For nearly 1,000 years, Rome's army embodied the nation it protected and expanded. But beyond the battlefield, the Roman army was a fundamental social force as well, becoming the world's first fully compensated standing army and providing an essential career path for ambitious men of society. Written by a leading scholar of Roman military history, The Roman Army: A Social and Institutional History is the first ever portrait of this legendary fighting force in peacetime and at war from a soldier's-eye view. The Roman Army explores the army's history, culture, and organization, while providing fascinating details of the soldiers' daily existence and of the army's interactions with citizens, politicians, and the inhabitants of conquered territories.
In this new edition, with a new preface and an updated bibliography, the author provides a comprehensive and well-documented survey of the evolution and growth of the remarkable military enterprise of the Roman army. Lawrence Keppie overcomes the traditional dichotomy between the historical view of the Republic and the archaeological approach to the Empire by examining archaeological evidence from the earlier years. The arguments of The Making of the Roman Army are clearly illustrated with specially prepared maps and diagrams and photographs of Republican monuments and coins.
Release on 1999 | by Jonathan Roth,Jonathan P. Roth
264 B.C. - A.D. 235
Author: Jonathan Roth,Jonathan P. Roth
This work is devoted to a study fo Roman logistics from the Punic Wars through the Principate. It explores various aspects of supply: rations, trains, foraging, supply lines; administration and logistics in warfare. The book traces the increasing sophistication of the Roman military supply system.
Release on 2007 | by Impact of Empire (Organització). Workshop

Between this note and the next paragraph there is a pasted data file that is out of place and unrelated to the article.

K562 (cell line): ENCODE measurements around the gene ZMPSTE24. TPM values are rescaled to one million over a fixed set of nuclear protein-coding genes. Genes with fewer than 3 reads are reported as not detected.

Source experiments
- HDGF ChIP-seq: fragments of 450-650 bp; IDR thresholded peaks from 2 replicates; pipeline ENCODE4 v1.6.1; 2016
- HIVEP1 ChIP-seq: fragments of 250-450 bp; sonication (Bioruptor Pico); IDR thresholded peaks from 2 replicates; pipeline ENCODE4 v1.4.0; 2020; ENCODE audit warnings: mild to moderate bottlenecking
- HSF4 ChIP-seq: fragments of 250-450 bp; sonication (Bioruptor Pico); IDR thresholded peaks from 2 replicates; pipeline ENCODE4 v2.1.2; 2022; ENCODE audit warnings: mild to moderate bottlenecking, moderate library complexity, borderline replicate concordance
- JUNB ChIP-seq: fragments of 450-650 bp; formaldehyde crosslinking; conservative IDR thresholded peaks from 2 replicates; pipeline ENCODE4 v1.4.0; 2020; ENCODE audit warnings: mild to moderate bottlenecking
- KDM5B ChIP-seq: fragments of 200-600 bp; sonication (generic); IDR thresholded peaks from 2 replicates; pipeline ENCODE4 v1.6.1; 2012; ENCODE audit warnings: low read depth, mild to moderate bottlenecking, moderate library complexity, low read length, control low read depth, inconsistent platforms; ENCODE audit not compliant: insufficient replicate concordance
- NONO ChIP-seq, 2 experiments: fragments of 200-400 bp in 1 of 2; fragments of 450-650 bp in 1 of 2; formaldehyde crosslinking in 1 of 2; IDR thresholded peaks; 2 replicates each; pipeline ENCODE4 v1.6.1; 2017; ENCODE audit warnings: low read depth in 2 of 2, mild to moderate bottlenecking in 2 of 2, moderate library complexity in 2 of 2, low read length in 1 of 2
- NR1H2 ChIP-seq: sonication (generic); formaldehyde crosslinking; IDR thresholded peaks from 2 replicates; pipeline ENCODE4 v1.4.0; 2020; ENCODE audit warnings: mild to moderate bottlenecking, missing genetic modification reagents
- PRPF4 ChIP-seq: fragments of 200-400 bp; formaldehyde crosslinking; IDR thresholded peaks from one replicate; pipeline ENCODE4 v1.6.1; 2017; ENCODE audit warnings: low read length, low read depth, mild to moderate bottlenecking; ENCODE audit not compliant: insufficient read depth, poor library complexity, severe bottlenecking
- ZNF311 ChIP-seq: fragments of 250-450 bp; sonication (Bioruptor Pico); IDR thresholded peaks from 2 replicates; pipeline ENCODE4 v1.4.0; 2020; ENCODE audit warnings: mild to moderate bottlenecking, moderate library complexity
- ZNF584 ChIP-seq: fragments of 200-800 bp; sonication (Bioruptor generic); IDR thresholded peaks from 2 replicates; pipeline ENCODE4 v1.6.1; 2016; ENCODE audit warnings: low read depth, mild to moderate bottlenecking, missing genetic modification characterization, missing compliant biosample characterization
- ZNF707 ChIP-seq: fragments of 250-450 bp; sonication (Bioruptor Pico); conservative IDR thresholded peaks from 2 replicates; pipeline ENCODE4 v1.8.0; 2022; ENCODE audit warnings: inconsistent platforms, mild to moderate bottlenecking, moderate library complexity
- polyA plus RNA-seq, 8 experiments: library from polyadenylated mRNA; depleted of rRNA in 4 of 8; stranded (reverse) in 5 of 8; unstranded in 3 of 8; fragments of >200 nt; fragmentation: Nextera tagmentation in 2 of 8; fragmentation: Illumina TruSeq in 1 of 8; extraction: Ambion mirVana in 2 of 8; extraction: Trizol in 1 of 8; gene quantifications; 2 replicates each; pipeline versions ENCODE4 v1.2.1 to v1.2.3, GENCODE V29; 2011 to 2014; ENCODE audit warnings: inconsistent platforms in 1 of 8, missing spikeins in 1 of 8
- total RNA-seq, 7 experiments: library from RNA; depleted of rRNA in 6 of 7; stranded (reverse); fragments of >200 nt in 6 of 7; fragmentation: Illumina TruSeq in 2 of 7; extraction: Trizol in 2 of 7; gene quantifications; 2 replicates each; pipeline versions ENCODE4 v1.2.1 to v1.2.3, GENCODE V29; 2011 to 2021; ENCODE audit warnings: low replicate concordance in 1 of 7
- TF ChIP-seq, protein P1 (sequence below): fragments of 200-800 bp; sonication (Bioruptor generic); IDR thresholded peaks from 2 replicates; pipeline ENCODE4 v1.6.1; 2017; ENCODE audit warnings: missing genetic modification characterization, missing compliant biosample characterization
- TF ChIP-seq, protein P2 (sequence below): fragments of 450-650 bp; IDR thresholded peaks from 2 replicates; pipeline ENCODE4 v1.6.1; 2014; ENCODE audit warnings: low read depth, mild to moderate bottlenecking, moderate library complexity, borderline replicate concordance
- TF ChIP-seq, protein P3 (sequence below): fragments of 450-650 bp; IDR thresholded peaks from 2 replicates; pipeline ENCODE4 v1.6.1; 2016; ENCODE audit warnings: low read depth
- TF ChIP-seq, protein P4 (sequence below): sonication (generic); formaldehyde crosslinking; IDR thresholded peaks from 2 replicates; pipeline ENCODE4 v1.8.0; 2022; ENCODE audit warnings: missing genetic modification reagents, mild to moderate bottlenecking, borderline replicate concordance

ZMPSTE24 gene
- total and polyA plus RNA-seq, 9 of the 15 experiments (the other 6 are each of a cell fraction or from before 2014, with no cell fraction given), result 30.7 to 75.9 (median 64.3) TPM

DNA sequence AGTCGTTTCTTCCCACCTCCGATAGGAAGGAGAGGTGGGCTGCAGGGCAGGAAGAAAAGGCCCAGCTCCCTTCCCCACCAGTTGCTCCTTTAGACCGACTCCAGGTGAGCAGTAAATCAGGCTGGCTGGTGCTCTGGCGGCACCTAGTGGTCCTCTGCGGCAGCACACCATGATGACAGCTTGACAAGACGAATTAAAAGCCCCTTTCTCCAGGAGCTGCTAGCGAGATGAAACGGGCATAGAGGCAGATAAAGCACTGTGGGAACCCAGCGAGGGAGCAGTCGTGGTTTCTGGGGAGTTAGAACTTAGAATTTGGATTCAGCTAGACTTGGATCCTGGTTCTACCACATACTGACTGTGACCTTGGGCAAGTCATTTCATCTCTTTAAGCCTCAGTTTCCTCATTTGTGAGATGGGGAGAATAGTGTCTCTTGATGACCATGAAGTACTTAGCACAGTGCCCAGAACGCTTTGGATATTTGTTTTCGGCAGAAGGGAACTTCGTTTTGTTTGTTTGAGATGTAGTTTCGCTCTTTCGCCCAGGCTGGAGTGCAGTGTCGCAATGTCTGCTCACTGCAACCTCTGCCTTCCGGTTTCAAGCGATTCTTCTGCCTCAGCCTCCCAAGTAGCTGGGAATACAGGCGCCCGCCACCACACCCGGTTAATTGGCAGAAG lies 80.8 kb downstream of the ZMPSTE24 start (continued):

Economic, Social, Political, Religious, and Cultural Aspects : Proceedings of the Sixth Workshop of the International Network Impact of Empire (Roman Empire, 200 B.C.-A.D. 476), Capri, March 29-April 2, 2005
Author: Impact of Empire (Organització). Workshop
This sixth volume of the network Impact of Empire offers a comprehensive reading on the economic, political, religious and cultural impact of Roman military forces on the regions that were dominated by the Roman Empire.
This detailed examination of the way in which the Roman army operated during a war and how it fought a battle breaks away from existing studies, which mostly concentrate on the army in peacetime, and attempts to understand the army as an institution whose ultimate purpose was to wage war. Adrian Goldsworthy explores the influence of the Roman army's organization on its behaviour during a campaign, emphasizing its great flexibility in comparison to most of its opponents. He considers the factors determining the result of a conflict and proposes, contrary to orthodox opinion, that the Roman army was able to adapt successfully to any type of warfare. Following the technique pioneered by John Keegan in The Face of Battle (1976), Dr Goldsworthy builds up a precise picture of what happened during battle: tactics employed, weaponry, leadership, behaviour of individuals as well as groups of soldiers, and, of utmost importance, morale.
The Roman army is remarkable for its detailed organisation and professional structure. It not only extended and protected Rome's territorial empire which was the basis of Western civilisation, but also maintained the politcal power of the emperors. The army was an integral part of the society and life of the empire and illustrated many aspects of Roman government. This sourcebook presents literary and epigraphic material, papyri and coins which illustrate the life of the army from recruitment and in the field, to peacetime and the community. It is designed as a basic tool for students of the Roman army and Roman history in general.
An illustrated history of the Roman Army includes information about its composition, organization, training, methods, weapons, and campaigns. By the creators of Olympia: Warrior Athletes of Ancient Greece.